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SUDAN: Darfur peace talks now extend to four locations

NAIROBI, 19 November 2007 (IRIN) - The UN and African Union (AU) mediated Darfur peace talks have spread beyond the Libyan town of Sirte in efforts to get all key groups on board, according to a UN official.

"Although we cannot as yet set the exact time for full-blown negotiations, meetings are now ongoing in Sirte [the original venue of the talks] as well as in Darfur, Khartoum and Juba," George Ola Davies, spokesman of the UN-AU Joint Mediation Support Team, told IRIN.

The peace talks opened on 27 October in Libya with only eight of the Darfur rebel groups taking part. The meetings in Juba and Darfur aimed to bring the factions boycotting Sirte into the process.

News reports on 18 November quoted Salim Ahmed Salim, the AU envoy for Darfur, as saying that the Sirte talks may not restart in December without the involvement of the key rebel factions.

Davies said the chief negotiators - Sam Ibok of the AU and Taye-Brook Zerihoun of the UN - would be in Juba on 19 November for talks with representatives of Darfur rebel groups that have been holding their own meetings in the capital of Southern Sudan.

"The chief negotiators will be in Darfur on Wednesday and Thursday [21-22 November] for similar meetings," Davies said. "I can say the talks are progressing at a pace of continuity."

The UN envoy for Darfur, Jan Eliasson, would brief the UN Security Council on the talks the following week, he added.

Armed resistance in Darfur has claimed at least 200,000 lives since 2003 and displaced more than two million civilians, who are now living as refugees in neighbouring countries or in camps in the region.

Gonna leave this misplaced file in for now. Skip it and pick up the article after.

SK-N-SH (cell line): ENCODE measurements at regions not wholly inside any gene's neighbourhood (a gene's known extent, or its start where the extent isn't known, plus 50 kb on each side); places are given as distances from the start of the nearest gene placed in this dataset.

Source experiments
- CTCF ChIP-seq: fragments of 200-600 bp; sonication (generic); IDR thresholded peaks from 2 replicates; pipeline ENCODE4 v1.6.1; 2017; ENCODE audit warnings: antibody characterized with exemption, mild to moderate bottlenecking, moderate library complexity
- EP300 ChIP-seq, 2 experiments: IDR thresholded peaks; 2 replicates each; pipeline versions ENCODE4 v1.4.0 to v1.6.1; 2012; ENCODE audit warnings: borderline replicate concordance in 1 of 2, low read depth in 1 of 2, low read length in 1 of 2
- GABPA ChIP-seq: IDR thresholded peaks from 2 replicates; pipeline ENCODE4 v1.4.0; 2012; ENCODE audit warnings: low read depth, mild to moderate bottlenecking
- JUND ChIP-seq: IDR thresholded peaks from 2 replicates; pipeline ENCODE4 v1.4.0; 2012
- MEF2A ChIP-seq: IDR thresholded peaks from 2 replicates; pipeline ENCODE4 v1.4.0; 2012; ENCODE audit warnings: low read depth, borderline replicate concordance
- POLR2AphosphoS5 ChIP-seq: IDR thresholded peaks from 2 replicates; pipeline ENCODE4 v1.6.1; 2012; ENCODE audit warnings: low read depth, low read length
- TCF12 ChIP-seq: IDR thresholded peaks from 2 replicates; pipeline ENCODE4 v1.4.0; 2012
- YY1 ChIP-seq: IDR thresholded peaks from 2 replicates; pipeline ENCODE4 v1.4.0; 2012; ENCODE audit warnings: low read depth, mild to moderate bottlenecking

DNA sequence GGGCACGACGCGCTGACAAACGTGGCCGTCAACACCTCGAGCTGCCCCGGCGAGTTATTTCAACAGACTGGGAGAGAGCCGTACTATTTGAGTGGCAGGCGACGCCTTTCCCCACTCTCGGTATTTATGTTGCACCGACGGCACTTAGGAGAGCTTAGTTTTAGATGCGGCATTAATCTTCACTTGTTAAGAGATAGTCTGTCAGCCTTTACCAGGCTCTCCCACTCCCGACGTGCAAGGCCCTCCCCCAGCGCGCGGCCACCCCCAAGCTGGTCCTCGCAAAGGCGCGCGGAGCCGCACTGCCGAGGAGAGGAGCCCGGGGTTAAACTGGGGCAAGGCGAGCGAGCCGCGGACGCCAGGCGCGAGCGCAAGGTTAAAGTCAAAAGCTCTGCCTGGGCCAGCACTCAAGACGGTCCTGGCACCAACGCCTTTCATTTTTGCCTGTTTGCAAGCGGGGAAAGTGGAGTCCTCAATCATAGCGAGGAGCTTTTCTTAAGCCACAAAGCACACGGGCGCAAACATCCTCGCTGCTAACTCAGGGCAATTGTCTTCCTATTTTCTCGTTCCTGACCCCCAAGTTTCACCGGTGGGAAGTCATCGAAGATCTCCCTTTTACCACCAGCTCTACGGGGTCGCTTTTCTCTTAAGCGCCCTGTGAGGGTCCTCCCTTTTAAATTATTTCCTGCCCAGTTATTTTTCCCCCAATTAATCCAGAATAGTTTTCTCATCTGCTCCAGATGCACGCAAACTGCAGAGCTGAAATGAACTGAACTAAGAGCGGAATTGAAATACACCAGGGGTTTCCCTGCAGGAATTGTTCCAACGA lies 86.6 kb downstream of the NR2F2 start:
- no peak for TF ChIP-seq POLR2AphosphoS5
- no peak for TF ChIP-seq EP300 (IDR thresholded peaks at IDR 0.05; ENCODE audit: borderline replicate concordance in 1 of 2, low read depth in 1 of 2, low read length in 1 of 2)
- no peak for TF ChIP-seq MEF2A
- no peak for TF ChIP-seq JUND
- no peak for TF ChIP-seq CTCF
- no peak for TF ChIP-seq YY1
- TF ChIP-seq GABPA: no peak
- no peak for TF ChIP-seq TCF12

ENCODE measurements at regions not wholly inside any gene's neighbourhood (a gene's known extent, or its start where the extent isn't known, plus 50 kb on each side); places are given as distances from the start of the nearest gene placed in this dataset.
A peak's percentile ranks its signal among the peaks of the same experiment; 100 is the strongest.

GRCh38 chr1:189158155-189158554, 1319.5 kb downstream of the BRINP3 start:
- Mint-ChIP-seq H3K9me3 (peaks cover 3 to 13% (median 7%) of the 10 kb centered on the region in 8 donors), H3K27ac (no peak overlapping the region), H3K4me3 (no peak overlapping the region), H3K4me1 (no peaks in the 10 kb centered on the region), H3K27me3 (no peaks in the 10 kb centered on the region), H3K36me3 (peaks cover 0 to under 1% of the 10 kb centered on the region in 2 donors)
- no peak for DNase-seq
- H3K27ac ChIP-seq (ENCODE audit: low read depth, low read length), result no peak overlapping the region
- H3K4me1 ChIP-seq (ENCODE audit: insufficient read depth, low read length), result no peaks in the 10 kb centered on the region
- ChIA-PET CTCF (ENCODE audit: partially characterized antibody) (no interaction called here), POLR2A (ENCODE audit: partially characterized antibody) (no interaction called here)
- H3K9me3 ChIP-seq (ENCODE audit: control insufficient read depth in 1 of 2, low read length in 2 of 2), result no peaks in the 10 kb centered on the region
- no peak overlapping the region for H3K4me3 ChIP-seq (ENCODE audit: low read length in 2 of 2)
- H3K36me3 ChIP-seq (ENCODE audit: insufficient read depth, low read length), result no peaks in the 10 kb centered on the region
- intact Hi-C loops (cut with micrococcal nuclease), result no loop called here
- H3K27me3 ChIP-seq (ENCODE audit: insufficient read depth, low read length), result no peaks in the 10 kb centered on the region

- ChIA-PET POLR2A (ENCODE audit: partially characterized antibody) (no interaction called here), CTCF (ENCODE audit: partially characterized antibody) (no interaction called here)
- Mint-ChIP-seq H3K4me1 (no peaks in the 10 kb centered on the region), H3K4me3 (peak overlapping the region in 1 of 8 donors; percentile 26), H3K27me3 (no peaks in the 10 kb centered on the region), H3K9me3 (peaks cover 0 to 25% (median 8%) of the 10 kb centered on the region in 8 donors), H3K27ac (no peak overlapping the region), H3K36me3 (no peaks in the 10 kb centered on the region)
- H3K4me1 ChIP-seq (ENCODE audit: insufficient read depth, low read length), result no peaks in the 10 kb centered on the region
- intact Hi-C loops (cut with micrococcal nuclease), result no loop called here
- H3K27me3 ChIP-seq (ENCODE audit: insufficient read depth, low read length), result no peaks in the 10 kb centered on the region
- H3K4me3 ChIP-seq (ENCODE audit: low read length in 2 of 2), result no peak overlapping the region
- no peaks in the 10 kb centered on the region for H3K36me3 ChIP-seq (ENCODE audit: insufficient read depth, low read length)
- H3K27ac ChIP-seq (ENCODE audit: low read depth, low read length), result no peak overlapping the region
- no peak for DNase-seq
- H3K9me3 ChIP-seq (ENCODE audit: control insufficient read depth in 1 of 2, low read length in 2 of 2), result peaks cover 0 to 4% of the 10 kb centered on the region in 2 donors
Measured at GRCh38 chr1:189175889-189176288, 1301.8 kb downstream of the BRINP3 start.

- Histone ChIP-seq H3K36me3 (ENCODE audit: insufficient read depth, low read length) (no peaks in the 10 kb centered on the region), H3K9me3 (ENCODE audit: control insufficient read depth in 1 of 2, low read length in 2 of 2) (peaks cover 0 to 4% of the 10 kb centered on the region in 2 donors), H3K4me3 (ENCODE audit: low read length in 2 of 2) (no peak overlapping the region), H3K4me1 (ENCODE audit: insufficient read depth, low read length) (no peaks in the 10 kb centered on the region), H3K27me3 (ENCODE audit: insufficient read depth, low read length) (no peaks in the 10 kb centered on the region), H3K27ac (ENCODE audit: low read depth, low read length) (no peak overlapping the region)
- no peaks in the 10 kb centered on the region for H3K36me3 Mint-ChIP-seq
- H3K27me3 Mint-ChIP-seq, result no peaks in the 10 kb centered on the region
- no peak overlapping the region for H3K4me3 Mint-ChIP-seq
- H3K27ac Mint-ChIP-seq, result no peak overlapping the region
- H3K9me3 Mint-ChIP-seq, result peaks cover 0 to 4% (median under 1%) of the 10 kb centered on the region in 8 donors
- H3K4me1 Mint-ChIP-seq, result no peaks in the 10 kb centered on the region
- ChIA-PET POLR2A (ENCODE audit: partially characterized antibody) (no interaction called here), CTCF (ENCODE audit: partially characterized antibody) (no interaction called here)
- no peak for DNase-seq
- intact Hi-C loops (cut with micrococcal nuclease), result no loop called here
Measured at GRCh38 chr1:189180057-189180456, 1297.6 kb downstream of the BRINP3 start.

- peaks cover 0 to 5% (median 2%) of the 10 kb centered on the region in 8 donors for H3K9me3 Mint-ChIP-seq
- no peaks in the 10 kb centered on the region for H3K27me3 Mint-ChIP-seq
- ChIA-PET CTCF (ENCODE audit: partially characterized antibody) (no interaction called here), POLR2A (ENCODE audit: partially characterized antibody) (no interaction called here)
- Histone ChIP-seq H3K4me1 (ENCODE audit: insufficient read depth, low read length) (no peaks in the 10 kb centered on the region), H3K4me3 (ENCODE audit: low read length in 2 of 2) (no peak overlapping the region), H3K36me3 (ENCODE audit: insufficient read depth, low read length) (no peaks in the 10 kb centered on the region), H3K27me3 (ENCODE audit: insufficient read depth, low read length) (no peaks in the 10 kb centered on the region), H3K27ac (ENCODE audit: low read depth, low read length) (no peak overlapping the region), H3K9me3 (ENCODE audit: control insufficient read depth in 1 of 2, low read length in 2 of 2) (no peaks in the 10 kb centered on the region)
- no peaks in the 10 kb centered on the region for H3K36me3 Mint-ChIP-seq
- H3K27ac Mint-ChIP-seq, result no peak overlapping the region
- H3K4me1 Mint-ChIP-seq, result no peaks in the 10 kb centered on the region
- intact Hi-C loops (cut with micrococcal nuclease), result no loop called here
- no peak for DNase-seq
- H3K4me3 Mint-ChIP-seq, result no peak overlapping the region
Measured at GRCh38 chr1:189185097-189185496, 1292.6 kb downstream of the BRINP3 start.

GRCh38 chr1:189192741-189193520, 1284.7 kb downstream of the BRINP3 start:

The rebel factions boycotting the talks include the Justice and Equality Movement (JEM), led by Khalil Ibrahim, and the Sudan Liberation Army/Movement (SLA/M), led by Abdul Wahid, who political observers say is popular with many Darfuris on the ground.

Wahid has said he would only consider joining the talks after the planned deployment of a 26,000-strong AU-UN peacekeeping force (known as UNAMID) in Darfur in January 2008.

Analysts have raised concerns that UNAMID faces a number of obstacles, including a lack of support from the Sudanese government and key donors.

In an October report titled How to get the UN/AU Hybrid Force Deployed to Darfur, John Prendergast, Colin Thomas-Jensen, and Julia Spiegel of the Enough Project (a joint initiative of the International Crisis Group and the Center for American Progress), said: "The difficulties that are compromising UNAMID's prospects remind us that progress on peacekeeping and on the political process for a durable settlement must occur in parallel, and must both receive continuous international attention."

They added: "A swift and fully supported deployment is critical to providing protection for vulnerable civilians, bolstering the peace process and showing Khartoum that it cannot give the international community the run around."



Copyright © IRIN 2007
This material comes to you via IRIN, the humanitarian news and analysis service of the UN Office for the Coordination of Humanitarian Affairs. The opinions expressed do not necessarily reflect those of the United Nations or its Member States.
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